Крещенские морозы

The post-Soviet states have entered a sort of season within a season, called “Крещенские морозы” (Kreshchenskiye morozy), the “christening frost”. Devout Russian Christians perform a baptismal rite during this period, carving crosses into frozen lakes and rivers into which they plunge themselves. And indeed, the whole interior of Eurasia seems to have been bathed in cold white.

I don’t hide from the fact that I’m very much an amateur photographer. Nonetheless, I try to push my limited aptitudes for the sake of something rather, let’s say “concretely abstract”: to simultaneously reveal to my audience and understand for myself how the world is philosophically communicative. Significance is everywhere; deeper, higher meaning is encoded within the very empirical flesh of the universe. And insofar that humanity represents a universe within a universe, studying the interaction between the natural and the artificial can be particularly illuminating.

I’m inspired by cinematographers like Sean Bobbit and Vadim Yusov, who (depending on the film, of course) have a remarkable ability to simply dwell upon an image, giving it time to communicate various complexities to the viewer. Of course, I’ve nothing of the artistic skill or technological resources to come anywhere near their work, but I nonetheless like to emulate them in my own shoddy way. From what I’ve learned so far, a lot of the key to their success is simply knowing how to frame a shot, acquire perspective, and allow things to be.

I suppose in the image I find the patience for contemplation that, ironically, I haven’t been able or willing to find in academic philosophy. Perhaps it’s because academic philosophy, for all its desire to be contemplative, too often dissolves into contention and competition, of puffed-up (usually male) egos needing to crush phantom-opponents to demonstrate their superiority. But all the arcana and feigned transcendence really just hides an animalism infecting one of the most human of endeavors. And I suppose that having been confronted with it — not to mention having read way too much French phenomenology and having worked too many years as a worldly journalist — I instinctively want to invert the reaction: I want the world to be the space of my contemplation, not the nether realm of bodiless, riskless ideas.

Anyway, because I find Bishkek to be particularly provocative in this regard, I’ve made it my training ground of sorts. My first stab was back in August/September 2011, with my photo-essay “Bishkek in Ruins“, which I hope to follow up with a new series in the next month or so (also exploring the concept of “ruination”, but from a different angle).

So, here are a few videos and photographs which could perhaps be boiled down to “the sights and sounds of a very interesting de-industrial/re-naturalizing/post-communist/trans-ideological/Slavo-Turko-Mongolic metropol in the grips of a rather sloppily wet winter”, given with my little initial comments to give a sense of the living, dying, mutating Bishkek that I see… [I’ve re-edited this post and removed two paragraphs, which I want to use in a later reflection; best to focus here. So, please click “Continue Reading” to see the photographs.] Continue reading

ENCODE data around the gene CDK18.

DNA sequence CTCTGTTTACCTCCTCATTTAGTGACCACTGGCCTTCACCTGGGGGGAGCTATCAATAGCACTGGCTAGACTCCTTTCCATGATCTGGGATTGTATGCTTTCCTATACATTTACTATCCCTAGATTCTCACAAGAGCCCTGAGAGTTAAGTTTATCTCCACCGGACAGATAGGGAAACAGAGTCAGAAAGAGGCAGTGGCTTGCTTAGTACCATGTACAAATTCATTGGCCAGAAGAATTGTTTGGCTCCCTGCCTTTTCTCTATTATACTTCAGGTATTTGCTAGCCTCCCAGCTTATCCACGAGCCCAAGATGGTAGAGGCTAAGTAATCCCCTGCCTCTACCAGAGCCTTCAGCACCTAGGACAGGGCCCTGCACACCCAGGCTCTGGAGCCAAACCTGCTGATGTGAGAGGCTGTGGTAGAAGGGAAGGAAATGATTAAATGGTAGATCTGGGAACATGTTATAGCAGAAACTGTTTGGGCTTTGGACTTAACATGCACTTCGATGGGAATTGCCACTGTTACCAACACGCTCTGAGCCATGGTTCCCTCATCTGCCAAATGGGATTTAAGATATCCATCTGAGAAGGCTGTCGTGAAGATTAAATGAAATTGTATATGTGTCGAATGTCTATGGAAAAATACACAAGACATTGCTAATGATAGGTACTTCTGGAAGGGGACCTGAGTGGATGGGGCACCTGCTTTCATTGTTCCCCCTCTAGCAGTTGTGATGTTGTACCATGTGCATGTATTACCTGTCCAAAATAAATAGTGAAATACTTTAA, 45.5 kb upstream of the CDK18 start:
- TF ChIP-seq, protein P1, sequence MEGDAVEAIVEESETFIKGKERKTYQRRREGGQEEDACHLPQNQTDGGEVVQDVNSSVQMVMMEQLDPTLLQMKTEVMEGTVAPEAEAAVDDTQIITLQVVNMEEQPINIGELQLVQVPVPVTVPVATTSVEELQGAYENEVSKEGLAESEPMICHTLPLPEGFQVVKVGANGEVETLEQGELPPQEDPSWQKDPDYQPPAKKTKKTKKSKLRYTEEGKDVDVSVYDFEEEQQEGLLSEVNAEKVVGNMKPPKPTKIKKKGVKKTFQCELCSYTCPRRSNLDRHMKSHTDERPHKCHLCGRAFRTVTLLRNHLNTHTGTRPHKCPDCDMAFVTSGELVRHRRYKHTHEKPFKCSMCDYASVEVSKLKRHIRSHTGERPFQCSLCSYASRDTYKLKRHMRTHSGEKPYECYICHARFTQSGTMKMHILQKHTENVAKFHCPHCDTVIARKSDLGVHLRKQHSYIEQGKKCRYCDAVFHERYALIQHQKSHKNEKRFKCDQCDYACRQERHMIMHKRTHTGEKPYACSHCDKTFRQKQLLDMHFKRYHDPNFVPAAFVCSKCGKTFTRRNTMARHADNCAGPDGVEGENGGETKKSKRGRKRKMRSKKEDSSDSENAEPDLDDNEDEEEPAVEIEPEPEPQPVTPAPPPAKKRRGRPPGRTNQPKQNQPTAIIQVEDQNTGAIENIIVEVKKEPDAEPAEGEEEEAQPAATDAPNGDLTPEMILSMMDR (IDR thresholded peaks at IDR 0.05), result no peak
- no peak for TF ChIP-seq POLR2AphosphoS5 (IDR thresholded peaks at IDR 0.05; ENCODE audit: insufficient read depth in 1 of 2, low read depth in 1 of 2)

The future civilization has already arisen; we are its agents here in the past

bishkek

Things are moving quickly in Bishkek. In a single day, I already have several potential living spaces, including one for a measly approximately $37 per month (a fantastic place; the only problem is it’s practically in the foothills of the Ala-Too, far from the downtown where most of my daily work will be). The long-term visa is a situation that still needs some ironing out. Yet, although some anxiety simmers down in the depths, for the most part the foundations are calm. Something inside of me is saying, This should work, and even if it doesn’t, results per se were never the real point.

The city is even more energetic than what I remember from when I was last here, two years ago. A vortex of car traffic punctuated by pedestrian kamikazes; cracked pavement, or just no pavement at all, surging with plant life and petulant stone; orange and brown dust kicked up in the air; violet and turquoise neon lights bedecking chaikhana after chaikhana; sleek grey social-realist buildings, slowly crumbling or freshly renovated; the ubiquitous scent of burning metal, mountain, and chai — I feel as though I’ve found myself a character in what should prove to be a very interesting, and hopefully meaningful, science fiction film.

And speaking of science fiction, a strange time traveler-like feeling began to creep up on me in recent months about my and my friends’ various vocations as Bahá’ís, journalists, human rights activists, teachers, hacktivists, rogues, and the like. Somehow, being in this young, boisterous Asian republic, surrounded by all the hyper-ideological Soviet-era architecture — the living ruins of one of the great, failed grand discourses — have given me the words to describe it.

How often have we felt that we are fighting, even resisting, as though we were some lunatic minority bestriding the fringe of history, struggling to make a better world? How often have we felt that the horizon is dim, and our lot is merely to be stoic the face of human self-defeat? In fact, it’s totally the wrong way of viewing things.

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